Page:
Angelenos – Let’s Declare Independence from Measure HHH!

EASTSIDER-Very quietly, the LA Housing and Community Investment Department sent a Status Report to the Mayor and Council this May, giving an overview of Measure HHH Projects to date.

The summary is not reassuring. Isn’t it time for Angelenos to Declare Independence from this turkey? 

The Report 

For those into pain, you can find a copy of the Report here.  

Remember, the voters approved up to $1.2 billion in bonds in November 2016 to support “housing and facilities for low income individuals and families,” according to the document. Yet as of May 2019, the City has actually committed to 79 projects for a total of $980,193,610 dollars, to be completed in either 2021 or 2022. 

If you peek inside the stats, the 79 projects are going to translate into slightly less than 5400 units at an average cost per unit of $510,000. On the other hand, The Report goes to some lengths to show how equally they have served the 15 City Council Districts, or as they put it, “equitably throughout the City.” 

The Context 

I wrote in CityWatch in 2016, after the Measure passed: LA’s Comprehensive Homeless Strategy - Off to a Not So Groovy Start

Hoping that the outcry from a lot of my fellow CityWatch contributors, as well as local and national media, would provoke some changes. I might as well have believed in the tooth fairy. 

Pitiful would be a step up for this bureaucratic debacle. The current report tells us we’re two to three years out for completion of the 79 projects that are in the pipeline; it’s already been over 2 /12 years since the measure was passed by the voters. 

As Controller Ron Galperin recently noted, in Fiscal Year 2018, the Council authorized $86 million of HHH money, of which the City spent a grand total of $4.5 million. That’s right, four and a half million dollars spent in 2018.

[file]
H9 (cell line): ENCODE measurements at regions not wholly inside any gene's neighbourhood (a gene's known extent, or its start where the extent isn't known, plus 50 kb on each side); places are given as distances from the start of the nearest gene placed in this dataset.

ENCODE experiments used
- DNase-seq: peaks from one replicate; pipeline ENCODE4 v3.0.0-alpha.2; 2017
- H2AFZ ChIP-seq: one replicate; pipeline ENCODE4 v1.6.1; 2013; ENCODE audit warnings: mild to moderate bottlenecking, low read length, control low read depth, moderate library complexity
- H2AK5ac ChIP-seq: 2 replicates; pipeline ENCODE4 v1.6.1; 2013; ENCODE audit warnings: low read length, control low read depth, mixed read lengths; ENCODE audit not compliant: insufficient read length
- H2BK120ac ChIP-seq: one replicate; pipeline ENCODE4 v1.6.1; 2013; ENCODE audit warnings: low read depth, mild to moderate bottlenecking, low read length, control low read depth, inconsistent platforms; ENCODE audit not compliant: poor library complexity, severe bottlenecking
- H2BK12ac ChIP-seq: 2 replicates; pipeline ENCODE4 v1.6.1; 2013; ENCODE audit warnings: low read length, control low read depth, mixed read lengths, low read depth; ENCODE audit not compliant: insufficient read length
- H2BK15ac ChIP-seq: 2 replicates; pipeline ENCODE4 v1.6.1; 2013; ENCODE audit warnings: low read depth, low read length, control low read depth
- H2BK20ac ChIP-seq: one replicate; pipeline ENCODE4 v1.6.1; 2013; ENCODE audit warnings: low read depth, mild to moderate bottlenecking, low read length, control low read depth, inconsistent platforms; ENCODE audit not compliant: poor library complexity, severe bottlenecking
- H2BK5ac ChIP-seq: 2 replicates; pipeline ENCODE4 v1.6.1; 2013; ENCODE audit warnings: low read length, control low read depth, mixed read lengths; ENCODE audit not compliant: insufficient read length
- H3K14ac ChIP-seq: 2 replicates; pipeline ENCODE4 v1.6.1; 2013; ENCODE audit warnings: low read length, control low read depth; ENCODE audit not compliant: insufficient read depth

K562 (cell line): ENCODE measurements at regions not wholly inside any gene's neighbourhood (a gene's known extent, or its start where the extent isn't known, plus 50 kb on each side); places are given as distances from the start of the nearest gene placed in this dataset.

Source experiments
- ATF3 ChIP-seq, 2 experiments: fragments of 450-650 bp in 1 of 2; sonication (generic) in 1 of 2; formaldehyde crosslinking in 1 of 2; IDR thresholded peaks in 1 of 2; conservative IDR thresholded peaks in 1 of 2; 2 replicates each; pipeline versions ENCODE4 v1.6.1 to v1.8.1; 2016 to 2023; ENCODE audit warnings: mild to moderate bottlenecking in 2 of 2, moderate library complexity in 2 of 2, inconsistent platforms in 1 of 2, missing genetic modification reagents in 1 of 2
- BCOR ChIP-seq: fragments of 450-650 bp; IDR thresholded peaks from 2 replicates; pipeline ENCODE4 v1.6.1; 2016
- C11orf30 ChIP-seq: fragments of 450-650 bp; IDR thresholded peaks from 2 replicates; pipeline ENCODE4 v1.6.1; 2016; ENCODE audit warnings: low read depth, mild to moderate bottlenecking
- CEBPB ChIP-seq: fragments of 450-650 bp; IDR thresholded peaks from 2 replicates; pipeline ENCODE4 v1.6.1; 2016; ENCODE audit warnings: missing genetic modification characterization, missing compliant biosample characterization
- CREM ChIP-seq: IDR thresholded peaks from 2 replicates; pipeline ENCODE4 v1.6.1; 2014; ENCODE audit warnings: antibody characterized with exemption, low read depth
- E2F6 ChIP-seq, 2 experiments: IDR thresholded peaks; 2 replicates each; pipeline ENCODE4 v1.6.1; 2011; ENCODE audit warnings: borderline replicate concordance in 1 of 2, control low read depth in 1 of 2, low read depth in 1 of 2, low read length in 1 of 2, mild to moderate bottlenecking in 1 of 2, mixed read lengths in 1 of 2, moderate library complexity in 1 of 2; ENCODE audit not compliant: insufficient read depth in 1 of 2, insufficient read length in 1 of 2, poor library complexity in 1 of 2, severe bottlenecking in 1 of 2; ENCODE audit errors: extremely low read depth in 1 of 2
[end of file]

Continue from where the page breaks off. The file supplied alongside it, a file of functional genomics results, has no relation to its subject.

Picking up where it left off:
And if you go back to the actual ballot measure, they were talking about providing a total of around 10,000 units of supportive housing with the money. That was back in November 2016. At this pace, we will drown in the refuse of the homeless (and the dumping of local businesses who try to blame it on the homeless) before anything realistic is done. 

The Takeaway 

We don’t have time for 3-year and 5-year plans for $500,000 per unit permanent housing schemes.  But there is enough money in the HHH $1.2 billion bond measure to repurpose a big chunk of that money for quick, temporary short-term solutions for the thousands of unfortunate people living on our streets. 

The language of Measure HHH itself allows for this. If you look at the Executive Summary of the Mayor’s Comprehensive Homeless Strategy, it says: 

In the short-term, the City must enhance its existing homeless shelter system and transform shelter beds into bridge housing by including homeless case management and integrating supportive health and social services from the County at appropriate levels of caseload via the CES.”  

Yeah, sure. How’d that work out for us? LA is a national laughingstock as our residents bail out for greener pastures. The (very cool) website WalletHub.com on July 1st just named the City of Los Angeles as the 135th worst City in America, on a scale of 1 equals the best to 150 equals the worst. Check it out; it’s an illuminating read. 

It’s in the interests of all Angelenos that our population has a relatively safe place to rest their heads at night, and a sanitary environment, be it shared housing, micro-units, repurposed vacant apartments or whatever. Not to mention provisions for storage and hygiene. 

I don’t pretend to have the answers, and while I’ve come close a time or two, I’ve never actually been homeless in my life. Close doesn’t count, but I suspect that our homeless population is just as diverse in terms of their issues as you and I are.  So let’s try multiple solutions and see what works. Now. 

And by the way, how about decertifying some of the BIDs, like the ones in Skid Row that are responsible for a huge amount of illegal dumping. Shame on them. Maybe they should have to live 24/7 where they dump for a while, although it would require City Attorney Mike Feuer to do his job.  Let’s not blame all this mess on the homeless who have no voice. 

You might want to check out the BIDs in your area for dumping. After all, there are low-life business owners just like there are low-life politicians. The homeless are an easy target.  

We’ve tried the 10-year plans of Mayor Garcetti, and the 5-year plans of the Council. What we’ve gotten is what we see on our streets today. Let’s try some quick, varied, and responsive action for a change. Repurpose Measure HHH. We’re the ones paying for the bonds, not City Hall. 

Just sayin’


(Tony Butka is an Eastside community activist, who has served on a neighborhood council, has a background in government and is a contributor to CityWatch.) Edited for CityWatch by Linda Abrams.